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Nahum 2:2

Context

2:2 For the Lord will restore 1  the majesty 2  of Jacob,

as well as 3  the majesty of Israel,

though 4  their enemies have plundered them 5 

and have destroyed their fields. 6 

Nahum 2:11

Context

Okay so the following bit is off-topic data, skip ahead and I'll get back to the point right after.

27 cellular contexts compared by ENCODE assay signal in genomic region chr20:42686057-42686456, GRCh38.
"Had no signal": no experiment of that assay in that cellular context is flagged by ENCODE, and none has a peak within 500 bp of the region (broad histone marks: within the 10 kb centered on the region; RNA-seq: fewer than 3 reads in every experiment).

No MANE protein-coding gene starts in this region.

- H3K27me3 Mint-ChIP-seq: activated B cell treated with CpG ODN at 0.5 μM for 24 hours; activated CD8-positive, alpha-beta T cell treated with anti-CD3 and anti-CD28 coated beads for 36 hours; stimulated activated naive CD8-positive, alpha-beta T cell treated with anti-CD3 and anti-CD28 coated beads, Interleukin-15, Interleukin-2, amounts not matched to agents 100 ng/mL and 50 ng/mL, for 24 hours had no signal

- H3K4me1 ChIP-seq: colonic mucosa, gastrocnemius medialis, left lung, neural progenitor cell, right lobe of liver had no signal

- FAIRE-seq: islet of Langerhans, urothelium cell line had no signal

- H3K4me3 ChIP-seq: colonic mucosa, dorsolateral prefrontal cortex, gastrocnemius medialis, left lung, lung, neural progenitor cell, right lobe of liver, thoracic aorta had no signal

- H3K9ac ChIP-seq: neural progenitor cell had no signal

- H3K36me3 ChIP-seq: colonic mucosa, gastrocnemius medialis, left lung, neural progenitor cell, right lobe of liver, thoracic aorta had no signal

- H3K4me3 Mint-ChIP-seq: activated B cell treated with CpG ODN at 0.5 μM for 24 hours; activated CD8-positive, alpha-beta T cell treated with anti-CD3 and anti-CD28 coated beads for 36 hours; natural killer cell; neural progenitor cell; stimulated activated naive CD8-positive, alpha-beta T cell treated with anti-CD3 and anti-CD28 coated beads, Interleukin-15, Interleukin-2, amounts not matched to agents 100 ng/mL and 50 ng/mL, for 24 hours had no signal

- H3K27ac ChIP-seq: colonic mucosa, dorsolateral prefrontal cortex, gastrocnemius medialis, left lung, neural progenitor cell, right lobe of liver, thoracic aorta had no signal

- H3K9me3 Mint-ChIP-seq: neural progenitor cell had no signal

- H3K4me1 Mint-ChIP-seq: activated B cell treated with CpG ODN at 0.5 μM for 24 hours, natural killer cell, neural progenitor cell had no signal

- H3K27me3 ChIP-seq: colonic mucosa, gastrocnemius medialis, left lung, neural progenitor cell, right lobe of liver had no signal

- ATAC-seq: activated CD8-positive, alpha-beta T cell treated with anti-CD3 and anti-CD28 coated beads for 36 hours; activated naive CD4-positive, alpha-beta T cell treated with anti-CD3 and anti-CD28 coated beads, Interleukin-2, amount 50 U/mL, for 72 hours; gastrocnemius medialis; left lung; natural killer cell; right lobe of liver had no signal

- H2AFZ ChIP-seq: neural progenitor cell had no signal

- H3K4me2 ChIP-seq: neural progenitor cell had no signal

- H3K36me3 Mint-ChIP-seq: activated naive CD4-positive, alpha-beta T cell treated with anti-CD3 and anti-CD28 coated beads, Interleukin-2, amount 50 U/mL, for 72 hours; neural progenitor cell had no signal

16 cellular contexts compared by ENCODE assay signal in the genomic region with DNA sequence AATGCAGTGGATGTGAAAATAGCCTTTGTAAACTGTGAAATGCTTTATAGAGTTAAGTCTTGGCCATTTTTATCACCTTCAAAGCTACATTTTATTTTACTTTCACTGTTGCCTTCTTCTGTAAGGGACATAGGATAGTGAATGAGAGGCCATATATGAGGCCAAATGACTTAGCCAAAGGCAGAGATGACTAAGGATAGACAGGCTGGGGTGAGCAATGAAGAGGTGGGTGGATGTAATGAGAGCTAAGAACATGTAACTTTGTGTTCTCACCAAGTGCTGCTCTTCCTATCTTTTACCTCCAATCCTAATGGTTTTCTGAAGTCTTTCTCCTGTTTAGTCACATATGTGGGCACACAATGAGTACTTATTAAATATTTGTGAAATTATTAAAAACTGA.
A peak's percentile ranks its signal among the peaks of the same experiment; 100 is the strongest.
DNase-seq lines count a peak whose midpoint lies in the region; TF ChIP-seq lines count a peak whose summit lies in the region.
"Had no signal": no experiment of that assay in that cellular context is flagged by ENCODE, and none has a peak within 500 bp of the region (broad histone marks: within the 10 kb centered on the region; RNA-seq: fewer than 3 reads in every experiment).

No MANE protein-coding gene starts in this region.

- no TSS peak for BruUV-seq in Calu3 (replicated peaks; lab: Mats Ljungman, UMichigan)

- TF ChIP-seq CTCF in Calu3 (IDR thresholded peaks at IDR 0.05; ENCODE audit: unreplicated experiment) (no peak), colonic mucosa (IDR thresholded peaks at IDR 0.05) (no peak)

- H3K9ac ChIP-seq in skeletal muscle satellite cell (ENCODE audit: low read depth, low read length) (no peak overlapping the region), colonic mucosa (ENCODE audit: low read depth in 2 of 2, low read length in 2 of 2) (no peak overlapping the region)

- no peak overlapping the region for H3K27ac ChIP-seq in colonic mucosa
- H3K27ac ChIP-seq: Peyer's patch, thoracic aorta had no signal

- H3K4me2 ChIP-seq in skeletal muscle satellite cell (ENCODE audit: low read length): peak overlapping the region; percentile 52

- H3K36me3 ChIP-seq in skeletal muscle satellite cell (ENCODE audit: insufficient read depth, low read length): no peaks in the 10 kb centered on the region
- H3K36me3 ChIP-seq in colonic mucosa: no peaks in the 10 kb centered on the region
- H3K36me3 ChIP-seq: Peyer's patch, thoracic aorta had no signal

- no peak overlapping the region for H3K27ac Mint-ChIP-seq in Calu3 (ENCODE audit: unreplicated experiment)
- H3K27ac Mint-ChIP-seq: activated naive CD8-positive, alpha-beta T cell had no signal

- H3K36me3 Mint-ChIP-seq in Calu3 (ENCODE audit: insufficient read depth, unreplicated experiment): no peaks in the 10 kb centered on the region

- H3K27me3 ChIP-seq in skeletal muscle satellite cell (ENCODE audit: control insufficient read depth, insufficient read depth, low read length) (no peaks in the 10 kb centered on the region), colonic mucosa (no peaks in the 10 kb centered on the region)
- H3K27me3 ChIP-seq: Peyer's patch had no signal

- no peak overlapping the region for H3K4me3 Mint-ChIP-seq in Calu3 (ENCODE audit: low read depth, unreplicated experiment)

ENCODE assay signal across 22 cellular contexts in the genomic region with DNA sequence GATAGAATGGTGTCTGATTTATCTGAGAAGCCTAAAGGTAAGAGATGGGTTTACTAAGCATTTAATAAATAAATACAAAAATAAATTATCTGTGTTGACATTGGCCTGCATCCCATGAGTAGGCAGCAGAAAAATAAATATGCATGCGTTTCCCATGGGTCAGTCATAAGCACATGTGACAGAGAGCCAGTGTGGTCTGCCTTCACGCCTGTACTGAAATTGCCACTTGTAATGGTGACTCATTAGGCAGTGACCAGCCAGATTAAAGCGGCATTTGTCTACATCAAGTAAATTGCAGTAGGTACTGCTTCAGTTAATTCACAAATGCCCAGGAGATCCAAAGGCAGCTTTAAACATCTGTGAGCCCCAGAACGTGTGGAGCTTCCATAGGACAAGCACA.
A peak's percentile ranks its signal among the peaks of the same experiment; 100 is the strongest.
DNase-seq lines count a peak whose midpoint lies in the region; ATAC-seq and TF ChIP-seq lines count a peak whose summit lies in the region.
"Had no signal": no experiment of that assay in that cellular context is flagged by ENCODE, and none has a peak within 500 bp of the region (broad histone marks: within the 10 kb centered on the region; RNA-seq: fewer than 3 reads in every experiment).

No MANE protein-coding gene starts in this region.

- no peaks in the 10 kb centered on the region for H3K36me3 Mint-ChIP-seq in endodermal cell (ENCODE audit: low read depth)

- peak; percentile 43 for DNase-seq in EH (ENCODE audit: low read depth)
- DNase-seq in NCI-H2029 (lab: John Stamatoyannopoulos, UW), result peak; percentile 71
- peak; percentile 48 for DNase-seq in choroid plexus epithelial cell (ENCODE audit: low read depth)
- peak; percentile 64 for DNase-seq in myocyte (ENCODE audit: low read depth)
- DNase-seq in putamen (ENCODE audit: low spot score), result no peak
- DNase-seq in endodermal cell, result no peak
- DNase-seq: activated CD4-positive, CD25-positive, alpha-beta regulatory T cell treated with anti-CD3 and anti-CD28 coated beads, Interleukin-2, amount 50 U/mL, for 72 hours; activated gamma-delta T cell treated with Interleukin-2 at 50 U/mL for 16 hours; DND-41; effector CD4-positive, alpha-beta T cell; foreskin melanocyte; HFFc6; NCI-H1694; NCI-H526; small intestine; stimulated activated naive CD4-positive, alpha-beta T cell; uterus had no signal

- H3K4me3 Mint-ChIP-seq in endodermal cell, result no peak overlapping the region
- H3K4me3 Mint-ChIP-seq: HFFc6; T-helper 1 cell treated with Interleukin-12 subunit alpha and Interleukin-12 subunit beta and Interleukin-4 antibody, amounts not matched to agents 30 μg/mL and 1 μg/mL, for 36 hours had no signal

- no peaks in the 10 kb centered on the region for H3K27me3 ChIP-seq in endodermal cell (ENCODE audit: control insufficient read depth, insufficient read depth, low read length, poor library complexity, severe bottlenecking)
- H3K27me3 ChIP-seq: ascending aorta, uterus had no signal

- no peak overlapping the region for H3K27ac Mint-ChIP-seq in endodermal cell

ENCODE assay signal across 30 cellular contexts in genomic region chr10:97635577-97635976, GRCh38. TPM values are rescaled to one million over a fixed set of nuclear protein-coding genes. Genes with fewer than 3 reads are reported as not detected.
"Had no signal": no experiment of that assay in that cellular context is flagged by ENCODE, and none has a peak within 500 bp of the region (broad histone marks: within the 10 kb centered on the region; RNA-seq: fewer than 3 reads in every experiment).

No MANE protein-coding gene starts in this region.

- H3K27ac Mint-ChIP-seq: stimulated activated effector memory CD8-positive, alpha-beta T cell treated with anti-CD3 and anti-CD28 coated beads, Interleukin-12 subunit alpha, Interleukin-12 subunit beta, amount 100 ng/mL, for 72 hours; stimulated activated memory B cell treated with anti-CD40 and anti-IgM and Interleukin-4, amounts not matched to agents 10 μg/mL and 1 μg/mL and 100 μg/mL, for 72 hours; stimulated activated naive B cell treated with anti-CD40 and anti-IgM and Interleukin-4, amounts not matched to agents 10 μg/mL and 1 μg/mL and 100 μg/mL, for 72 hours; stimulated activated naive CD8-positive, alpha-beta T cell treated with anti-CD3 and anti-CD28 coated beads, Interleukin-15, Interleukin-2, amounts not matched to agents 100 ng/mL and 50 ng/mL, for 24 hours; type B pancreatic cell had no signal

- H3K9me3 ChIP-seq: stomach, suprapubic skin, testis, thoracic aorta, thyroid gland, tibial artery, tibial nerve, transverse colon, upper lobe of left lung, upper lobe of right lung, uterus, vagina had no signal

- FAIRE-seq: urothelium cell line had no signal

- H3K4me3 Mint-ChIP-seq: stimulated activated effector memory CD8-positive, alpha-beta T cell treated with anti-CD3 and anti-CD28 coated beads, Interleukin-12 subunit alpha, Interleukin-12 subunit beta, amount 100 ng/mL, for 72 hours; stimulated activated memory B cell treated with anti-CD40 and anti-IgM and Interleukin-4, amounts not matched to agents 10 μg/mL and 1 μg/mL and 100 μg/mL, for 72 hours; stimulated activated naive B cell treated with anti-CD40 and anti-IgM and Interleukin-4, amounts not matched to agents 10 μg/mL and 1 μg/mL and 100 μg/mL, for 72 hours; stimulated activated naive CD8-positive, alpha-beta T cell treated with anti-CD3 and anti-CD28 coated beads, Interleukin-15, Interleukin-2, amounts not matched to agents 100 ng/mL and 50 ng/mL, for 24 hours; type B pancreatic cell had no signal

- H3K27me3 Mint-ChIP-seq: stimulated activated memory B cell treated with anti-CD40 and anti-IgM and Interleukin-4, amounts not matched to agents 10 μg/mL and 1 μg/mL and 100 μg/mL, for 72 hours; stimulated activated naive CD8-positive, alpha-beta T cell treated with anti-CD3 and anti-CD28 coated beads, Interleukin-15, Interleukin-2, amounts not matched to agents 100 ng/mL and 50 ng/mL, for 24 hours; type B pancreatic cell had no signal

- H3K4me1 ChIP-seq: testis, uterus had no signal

Taunt against the Once-Mighty Lion

2:11 Where now is the den of the lions, 7 

the feeding place 8  of the young lions,

where 9  the lion, lioness, 10  and lion cub once prowled 11 

and no one disturbed them? 12